Welcome! We have a new title to explore! A Corpse in the Copse
A Corpse in the Copse Fictional quiet lakeside burg Edenville, Michigan, once again becomes the unexpected setting for murder in A Corpse in the Copse. Our heroines, the self-named investigatory team The Shamus Three, set out to decipher the clues and make connections to solve another crime in their town in the second in our cozy mystery series. In the first book in the “Tamara Thistle Master Gardener” series, Thistle Teach You to Die, the trio found themselves drawing closer as friends, despite their disparate backgrounds, united by the challenge of uncovering the culprit in the bizarre death of a nosy journalist found on Tammy’s garden shop property. Corpse begins eighteen months later. In this story, Mavis Stone, local art gallery owner; Babs DuPuis, small town diner waitress; and Tammy Thistle, the town’s garden shop owner, are drawn into solving the murder of Fred Manford, a transient worker who appears to have no known connection to anyone in Edenville. Disturbed by the prospect that several people they know may have the motive and the means to have caused the latest death--only the second one in the last one hundred years--they turn again to the tactics used by their investigatory group once before to solve a death. There is one major obstacle to their investigation: too many close friends and romantic interests appear to share a possible connection to the crime. Throughout Corpse, Babs humorously recounts several disaster dates, resulting in a long losing streak in search for a romantic partner. Ironically, she fears Don Campbell, the only man who has truly interested her and a recent new face in town, could be involved in the death. After all, the dead body is found in a copse on his newly purchased tree farm. Mavis is caught up in a serious relationship with the local diner owner Adam, who employs and seems unusually protective of one of the suspects. His diner is also the place where the deceased newcomer Fred Manford was last seen alive. Tammy’s involvement with Sheriff Clay Des Jardins allows her access to otherwise unknown details of the crime. She too is disturbed that Angus, a young Garden of Eden employee she has taken under her wing, has both the means and a possible motive to cause the death. Unconvinced of his involvement, however, she wants to clear his name. Others on the list of suspects include a recently graduated college student and drone expert, a local conspiracy theorist and the town mayor, who appears too often in their investigation. In A Corpse in the Copse, the ladies methodically analyze the crime and discover significant clues during a town scavenger hunt and fundraiser. As a result of their amateur investigation, however, they find themselves in grave danger as they ignore warnings from the sheriff to leave the police work to the professionals. They stubbornly persist in their investigations and re-visit the crime scene, only to be chased by a drone expertly and threateningly operated by an unknown person. Despite their fear, the Shamus Three manage to dodge the flying machine. They return to town safely, share their knowledge with the sheriff and his deputy and believe an arrest will be made, giving them public credit for their work. To their dismay, the sheriff and local law officials take full credit in revealing the true culprit, the mayor, in a televised news conference. The mayor turns out to be part of a land grab conspiracy stretching across Michigan. Ultimately, the three friends, undeterred by danger and warnings to back off their detective work, pledge to continue their amateur investigations of potential future threats to the safety of residents of Edenville. They vow to do so without involving the police.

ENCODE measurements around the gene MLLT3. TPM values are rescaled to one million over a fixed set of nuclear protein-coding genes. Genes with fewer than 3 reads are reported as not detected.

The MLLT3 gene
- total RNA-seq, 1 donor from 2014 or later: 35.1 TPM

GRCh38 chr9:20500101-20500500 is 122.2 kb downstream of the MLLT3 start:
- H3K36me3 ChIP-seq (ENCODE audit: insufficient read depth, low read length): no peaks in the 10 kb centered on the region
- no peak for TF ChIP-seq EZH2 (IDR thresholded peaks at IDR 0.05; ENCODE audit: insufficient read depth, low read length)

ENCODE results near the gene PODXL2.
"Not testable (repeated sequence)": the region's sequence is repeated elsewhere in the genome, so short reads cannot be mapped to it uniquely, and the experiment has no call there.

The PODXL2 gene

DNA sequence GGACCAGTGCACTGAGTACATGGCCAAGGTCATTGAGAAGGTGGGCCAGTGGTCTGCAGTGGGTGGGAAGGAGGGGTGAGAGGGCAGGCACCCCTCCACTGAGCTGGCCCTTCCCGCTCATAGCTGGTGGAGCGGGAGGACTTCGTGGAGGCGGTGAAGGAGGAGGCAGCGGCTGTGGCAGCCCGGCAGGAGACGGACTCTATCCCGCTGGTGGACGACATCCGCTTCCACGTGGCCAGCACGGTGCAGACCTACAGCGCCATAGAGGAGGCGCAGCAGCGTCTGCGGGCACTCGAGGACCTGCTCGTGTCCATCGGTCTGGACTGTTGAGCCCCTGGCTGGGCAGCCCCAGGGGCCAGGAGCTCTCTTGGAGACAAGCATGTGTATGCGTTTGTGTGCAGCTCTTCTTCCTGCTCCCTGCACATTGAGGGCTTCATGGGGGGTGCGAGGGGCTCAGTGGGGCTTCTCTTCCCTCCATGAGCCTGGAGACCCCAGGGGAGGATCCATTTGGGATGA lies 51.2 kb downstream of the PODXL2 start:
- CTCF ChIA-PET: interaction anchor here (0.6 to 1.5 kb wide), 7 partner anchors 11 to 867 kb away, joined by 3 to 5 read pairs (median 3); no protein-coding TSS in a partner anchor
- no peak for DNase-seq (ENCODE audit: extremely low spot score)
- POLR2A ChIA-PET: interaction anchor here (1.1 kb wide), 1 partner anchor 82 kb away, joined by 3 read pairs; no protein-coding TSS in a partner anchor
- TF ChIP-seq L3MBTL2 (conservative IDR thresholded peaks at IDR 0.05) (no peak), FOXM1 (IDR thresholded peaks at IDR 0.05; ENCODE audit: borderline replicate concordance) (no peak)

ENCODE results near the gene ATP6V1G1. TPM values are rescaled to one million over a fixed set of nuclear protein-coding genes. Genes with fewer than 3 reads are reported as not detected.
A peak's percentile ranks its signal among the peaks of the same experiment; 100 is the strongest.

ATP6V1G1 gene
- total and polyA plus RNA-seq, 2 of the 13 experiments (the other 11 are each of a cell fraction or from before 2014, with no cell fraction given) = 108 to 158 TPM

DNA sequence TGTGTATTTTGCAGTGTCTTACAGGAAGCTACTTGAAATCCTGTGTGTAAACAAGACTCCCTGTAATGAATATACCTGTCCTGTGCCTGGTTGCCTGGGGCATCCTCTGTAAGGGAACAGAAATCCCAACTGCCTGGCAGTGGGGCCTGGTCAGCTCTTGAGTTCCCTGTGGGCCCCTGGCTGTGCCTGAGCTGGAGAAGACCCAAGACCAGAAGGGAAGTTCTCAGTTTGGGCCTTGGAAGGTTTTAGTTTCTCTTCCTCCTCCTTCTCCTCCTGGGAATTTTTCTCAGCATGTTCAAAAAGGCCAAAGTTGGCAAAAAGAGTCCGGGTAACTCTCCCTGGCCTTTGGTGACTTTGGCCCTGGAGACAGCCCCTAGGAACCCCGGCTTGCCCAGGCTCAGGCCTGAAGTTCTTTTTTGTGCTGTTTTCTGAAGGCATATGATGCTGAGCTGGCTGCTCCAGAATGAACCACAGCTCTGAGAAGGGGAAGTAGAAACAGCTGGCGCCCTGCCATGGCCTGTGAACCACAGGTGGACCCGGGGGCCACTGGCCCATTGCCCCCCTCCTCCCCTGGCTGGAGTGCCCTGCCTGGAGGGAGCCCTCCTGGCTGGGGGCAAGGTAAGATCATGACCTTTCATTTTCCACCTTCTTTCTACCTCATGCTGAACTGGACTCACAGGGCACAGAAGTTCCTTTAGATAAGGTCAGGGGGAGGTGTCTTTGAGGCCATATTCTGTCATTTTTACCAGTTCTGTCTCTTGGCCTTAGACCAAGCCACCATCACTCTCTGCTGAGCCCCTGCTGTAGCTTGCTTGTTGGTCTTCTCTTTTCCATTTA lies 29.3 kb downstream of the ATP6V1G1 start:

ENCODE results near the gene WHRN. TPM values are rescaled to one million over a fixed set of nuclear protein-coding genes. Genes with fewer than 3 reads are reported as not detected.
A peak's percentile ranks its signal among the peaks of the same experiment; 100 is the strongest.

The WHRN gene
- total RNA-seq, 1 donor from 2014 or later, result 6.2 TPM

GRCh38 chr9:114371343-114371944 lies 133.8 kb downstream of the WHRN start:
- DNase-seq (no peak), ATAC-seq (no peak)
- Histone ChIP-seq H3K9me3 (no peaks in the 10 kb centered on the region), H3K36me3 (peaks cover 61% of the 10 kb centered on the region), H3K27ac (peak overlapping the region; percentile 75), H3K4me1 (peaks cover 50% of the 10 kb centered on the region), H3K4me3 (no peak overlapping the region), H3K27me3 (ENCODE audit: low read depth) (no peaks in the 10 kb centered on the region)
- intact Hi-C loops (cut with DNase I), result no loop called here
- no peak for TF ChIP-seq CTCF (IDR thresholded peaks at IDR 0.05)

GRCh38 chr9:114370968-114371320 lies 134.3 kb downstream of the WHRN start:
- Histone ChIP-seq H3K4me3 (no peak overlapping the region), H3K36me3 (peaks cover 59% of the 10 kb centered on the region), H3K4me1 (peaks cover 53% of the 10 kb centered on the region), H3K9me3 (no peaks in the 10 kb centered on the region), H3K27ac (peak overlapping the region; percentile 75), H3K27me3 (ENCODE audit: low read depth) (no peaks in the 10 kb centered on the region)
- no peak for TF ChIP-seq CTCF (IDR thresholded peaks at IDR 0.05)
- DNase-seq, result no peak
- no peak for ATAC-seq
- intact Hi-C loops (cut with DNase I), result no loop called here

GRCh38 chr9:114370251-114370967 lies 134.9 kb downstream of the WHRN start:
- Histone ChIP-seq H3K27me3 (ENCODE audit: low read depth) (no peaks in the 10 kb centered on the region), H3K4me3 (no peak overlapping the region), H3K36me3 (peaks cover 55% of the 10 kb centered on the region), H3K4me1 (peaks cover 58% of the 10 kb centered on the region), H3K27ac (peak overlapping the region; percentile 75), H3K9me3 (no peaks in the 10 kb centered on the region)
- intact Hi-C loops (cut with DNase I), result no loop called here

Thistle Teach You to Die Summary